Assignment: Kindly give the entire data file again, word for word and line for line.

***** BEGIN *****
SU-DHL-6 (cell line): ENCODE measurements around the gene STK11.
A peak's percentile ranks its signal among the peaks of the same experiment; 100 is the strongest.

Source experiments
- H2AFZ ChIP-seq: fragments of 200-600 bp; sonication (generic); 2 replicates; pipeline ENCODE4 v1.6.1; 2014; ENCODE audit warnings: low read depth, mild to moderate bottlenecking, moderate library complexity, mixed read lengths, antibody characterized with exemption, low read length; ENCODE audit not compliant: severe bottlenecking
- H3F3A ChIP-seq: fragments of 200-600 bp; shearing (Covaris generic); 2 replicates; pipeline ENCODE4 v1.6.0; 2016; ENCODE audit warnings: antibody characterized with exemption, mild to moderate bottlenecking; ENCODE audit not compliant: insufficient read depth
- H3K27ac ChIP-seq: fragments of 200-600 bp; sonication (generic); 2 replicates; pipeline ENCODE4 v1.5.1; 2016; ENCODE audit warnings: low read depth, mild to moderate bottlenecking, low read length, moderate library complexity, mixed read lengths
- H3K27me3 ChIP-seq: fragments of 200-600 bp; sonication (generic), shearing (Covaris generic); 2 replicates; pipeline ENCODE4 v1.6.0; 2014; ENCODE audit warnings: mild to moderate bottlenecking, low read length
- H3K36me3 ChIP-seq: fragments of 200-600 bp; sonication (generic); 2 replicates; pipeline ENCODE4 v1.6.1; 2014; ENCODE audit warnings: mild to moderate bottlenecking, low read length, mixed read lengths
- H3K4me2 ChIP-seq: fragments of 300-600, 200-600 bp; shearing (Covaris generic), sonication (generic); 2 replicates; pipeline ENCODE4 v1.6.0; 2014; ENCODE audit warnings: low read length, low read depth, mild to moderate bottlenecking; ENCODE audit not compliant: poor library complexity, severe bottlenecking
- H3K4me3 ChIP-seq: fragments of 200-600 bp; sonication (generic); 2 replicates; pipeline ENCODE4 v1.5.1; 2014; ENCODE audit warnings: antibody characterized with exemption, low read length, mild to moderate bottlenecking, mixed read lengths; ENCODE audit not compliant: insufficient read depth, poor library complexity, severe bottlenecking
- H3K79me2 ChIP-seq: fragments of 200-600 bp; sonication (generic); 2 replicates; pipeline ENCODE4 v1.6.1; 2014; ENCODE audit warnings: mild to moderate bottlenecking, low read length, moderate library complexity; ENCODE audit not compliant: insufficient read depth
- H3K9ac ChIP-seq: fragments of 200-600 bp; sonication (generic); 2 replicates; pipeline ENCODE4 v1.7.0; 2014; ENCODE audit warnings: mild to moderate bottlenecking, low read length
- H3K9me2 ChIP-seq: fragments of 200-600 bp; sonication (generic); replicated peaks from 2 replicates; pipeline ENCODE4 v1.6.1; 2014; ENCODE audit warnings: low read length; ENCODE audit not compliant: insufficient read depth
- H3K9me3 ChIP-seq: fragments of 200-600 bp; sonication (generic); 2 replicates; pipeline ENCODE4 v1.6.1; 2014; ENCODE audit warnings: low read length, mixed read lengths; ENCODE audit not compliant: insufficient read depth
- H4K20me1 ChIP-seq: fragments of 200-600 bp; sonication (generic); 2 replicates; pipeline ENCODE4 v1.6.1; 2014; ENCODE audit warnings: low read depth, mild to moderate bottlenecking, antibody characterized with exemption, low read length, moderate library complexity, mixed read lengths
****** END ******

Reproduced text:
SU-DHL-6 (cell line): ENCODE measurements around the gene STK11.
A peak's percentile ranks its signal among the peaks of the same experiment; 100 is the strongest.

Source experiments
- H2AFZ ChIP-seq: fragments of 200-600 bp; sonication (generic); 2 replicates; pipeline ENCODE4 v1.6.1; 2014; ENCODE audit warnings: low read depth, mild to moderate bottlenecking, moderate library complexity, mixed read lengths, antibody characterized with exemption, low read length; ENCODE audit not compliant: severe bottlenecking
- H3F3A ChIP-seq: fragments of 200-600 bp; shearing (Covaris generic); 2 replicates; pipeline ENCODE4 v1.6.0; 2016; ENCODE audit warnings: antibody characterized with exemption, mild to moderate bottlenecking; ENCODE audit not compliant: insufficient read depth
- H3K27ac ChIP-seq: fragments of 200-600 bp; sonication (generic); 2 replicates; pipeline ENCODE4 v1.5.1; 2016; ENCODE audit warnings: low read depth, mild to moderate bottlenecking, low read length, moderate library complexity, mixed read lengths
- H3K27me3 ChIP-seq: fragments of 200-600 bp; sonication (generic), shearing (Covaris generic); 2 replicates; pipeline ENCODE4 v1.6.0; 2014; ENCODE audit warnings: mild to moderate bottlenecking, low read length
- H3K36me3 ChIP-seq: fragments of 200-600 bp; sonication (generic); 2 replicates; pipeline ENCODE4 v1.6.1; 2014; ENCODE audit warnings: mild to moderate bottlenecking, low read length, mixed read lengths
- H3K4me2 ChIP-seq: fragments of 300-600, 200-600 bp; shearing (Covaris generic), sonication (generic); 2 replicates; pipeline ENCODE4 v1.6.0; 2014; ENCODE audit warnings: low read length, low read depth, mild to moderate bottlenecking; ENCODE audit not compliant: poor library complexity, severe bottlenecking
- H3K4me3 ChIP-seq: fragments of 200-600 bp; sonication (generic); 2 replicates; pipeline ENCODE4 v1.5.1; 2014; ENCODE audit warnings: antibody characterized with exemption, low read length, mild to moderate bottlenecking, mixed read lengths; ENCODE audit not compliant: insufficient read depth, poor library complexity, severe bottlenecking
- H3K79me2 ChIP-seq: fragments of 200-600 bp; sonication (generic); 2 replicates; pipeline ENCODE4 v1.6.1; 2014; ENCODE audit warnings: mild to moderate bottlenecking, low read length, moderate library complexity; ENCODE audit not compliant: insufficient read depth
- H3K9ac ChIP-seq: fragments of 200-600 bp; sonication (generic); 2 replicates; pipeline ENCODE4 v1.7.0; 2014; ENCODE audit warnings: mild to moderate bottlenecking, low read length
- H3K9me2 ChIP-seq: fragments of 200-600 bp; sonication (generic); replicated peaks from 2 replicates; pipeline ENCODE4 v1.6.1; 2014; ENCODE audit warnings: low read length; ENCODE audit not compliant: insufficient read depth
- H3K9me3 ChIP-seq: fragments of 200-600 bp; sonication (generic); 2 replicates; pipeline ENCODE4 v1.6.1; 2014; ENCODE audit warnings: low read length, mixed read lengths; ENCODE audit not compliant: insufficient read depth
- H4K20me1 ChIP-seq: fragments of 200-600 bp; sonication (generic); 2 replicates; pipeline ENCODE4 v1.6.1; 2014; ENCODE audit warnings: low read depth, mild to moderate bottlenecking, antibody characterized with exemption, low read length, moderate library complexity, mixed read lengths